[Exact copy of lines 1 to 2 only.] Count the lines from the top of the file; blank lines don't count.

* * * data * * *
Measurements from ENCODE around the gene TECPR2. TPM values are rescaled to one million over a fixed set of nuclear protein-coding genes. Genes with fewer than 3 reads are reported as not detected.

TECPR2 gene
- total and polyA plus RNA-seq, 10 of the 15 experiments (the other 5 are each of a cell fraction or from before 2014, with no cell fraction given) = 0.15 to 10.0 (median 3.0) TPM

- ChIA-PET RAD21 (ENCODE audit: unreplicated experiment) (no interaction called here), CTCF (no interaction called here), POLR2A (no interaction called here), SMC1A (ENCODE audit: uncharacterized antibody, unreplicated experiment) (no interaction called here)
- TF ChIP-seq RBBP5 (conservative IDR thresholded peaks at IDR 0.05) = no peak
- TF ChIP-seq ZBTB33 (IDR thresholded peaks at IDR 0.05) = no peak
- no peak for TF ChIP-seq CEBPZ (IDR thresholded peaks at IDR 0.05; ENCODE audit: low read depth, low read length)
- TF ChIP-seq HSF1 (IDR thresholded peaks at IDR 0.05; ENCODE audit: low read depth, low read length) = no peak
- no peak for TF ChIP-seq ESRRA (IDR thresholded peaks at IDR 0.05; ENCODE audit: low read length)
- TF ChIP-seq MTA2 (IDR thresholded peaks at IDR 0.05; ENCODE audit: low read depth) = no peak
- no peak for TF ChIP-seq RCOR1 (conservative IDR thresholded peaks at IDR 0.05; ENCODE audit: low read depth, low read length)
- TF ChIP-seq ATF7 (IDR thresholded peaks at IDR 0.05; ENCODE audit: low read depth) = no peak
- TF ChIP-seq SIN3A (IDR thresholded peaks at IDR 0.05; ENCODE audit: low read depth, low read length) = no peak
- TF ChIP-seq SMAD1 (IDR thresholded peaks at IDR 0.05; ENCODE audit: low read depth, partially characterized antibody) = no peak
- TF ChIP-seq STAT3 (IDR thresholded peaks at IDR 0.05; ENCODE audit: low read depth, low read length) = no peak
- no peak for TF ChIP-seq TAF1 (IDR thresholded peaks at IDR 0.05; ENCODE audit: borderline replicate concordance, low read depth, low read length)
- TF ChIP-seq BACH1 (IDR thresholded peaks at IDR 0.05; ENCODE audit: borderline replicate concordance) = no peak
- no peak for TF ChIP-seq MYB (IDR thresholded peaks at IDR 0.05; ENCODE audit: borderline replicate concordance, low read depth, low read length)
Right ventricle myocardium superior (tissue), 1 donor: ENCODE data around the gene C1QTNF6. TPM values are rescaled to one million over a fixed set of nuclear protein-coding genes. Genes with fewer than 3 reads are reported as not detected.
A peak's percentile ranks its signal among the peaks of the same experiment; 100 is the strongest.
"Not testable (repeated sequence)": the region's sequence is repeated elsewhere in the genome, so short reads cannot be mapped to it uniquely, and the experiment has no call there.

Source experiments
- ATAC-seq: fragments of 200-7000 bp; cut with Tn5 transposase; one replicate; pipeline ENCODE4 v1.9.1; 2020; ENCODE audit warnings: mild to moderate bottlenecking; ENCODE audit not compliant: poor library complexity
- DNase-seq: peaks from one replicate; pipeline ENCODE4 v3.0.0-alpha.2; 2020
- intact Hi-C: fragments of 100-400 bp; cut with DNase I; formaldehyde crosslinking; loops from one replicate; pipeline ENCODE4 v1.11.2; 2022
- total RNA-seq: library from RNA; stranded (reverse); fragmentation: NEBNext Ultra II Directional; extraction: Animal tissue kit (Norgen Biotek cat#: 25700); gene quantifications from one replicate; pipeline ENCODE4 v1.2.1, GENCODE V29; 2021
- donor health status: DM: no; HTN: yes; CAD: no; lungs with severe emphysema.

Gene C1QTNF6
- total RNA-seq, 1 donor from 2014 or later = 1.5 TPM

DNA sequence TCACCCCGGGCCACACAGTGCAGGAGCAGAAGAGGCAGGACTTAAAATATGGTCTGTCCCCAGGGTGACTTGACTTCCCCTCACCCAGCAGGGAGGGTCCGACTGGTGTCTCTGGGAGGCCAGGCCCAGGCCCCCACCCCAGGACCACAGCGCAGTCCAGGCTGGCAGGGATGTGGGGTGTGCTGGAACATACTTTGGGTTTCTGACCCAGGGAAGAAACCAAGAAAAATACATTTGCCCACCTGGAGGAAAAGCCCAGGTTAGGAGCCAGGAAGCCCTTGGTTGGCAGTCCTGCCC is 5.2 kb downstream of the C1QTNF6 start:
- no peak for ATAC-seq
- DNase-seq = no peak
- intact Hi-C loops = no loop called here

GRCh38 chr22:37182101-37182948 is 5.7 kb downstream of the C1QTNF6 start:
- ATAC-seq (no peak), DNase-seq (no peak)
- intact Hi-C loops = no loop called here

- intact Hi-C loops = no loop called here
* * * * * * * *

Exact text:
Measurements from ENCODE around the gene TECPR2. TPM values are rescaled to one million over a fixed set of nuclear protein-coding genes. Genes with fewer than 3 reads are reported as not detected.

TECPR2 gene